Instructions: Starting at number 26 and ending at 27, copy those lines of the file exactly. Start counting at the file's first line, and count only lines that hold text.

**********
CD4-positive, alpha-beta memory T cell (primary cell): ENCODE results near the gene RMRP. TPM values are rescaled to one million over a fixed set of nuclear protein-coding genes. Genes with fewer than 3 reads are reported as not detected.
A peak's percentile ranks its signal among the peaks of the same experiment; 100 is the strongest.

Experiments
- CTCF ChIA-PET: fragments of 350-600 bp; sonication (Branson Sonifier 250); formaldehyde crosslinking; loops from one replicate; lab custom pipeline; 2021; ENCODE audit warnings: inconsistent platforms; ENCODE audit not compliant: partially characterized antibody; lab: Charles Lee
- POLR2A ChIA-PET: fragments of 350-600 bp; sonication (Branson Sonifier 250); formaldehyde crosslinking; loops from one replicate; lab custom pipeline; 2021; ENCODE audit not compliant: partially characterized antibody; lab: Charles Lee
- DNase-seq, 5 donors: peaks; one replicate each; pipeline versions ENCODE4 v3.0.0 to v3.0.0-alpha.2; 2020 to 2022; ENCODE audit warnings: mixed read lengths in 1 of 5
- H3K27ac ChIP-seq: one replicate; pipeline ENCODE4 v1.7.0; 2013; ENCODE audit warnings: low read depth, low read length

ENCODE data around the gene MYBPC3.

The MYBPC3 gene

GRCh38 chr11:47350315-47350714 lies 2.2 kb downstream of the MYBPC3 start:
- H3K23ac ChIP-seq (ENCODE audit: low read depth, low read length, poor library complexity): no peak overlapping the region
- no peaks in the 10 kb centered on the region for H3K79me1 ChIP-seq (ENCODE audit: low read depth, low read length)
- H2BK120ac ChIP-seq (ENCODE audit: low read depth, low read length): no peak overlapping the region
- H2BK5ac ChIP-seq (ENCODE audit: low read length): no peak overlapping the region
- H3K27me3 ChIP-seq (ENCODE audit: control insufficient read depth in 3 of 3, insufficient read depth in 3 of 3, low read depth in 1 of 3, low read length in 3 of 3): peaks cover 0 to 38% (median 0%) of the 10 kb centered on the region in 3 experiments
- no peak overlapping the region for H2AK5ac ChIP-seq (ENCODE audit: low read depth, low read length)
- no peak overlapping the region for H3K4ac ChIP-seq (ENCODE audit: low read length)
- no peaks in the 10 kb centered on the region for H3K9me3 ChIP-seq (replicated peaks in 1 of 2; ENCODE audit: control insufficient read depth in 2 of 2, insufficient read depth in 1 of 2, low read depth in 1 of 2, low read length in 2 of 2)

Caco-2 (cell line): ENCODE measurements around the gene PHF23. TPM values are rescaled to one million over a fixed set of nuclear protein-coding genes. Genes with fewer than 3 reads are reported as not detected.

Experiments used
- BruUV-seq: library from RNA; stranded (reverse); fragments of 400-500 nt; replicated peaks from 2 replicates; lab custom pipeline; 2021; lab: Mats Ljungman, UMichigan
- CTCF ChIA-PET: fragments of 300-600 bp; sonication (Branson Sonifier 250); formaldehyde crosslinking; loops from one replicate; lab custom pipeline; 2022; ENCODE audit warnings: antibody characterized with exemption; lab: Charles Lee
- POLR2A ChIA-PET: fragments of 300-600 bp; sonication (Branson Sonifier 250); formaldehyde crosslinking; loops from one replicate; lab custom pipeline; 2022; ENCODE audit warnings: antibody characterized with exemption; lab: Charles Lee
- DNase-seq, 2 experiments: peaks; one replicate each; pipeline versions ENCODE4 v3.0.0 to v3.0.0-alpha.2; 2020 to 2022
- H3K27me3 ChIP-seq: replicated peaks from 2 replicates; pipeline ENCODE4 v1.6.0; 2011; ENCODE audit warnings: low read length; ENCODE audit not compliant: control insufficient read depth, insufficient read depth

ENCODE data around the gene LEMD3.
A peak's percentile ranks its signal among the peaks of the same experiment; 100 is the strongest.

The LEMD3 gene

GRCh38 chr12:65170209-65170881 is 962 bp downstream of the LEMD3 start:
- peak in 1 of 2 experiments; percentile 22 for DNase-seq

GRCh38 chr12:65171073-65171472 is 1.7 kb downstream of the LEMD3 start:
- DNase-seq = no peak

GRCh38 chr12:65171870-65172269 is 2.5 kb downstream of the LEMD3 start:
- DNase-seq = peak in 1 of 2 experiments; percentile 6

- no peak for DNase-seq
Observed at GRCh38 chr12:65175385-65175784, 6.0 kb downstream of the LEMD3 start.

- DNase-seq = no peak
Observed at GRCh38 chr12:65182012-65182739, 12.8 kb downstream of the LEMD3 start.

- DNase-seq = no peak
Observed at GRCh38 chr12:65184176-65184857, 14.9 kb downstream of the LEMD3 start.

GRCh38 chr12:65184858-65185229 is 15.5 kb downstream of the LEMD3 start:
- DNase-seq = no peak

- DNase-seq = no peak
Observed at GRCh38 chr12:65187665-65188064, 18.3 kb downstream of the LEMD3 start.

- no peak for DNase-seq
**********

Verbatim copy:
ENCODE data around the gene LEMD3.
A peak's percentile ranks its signal among the peaks of the same experiment; 100 is the strongest.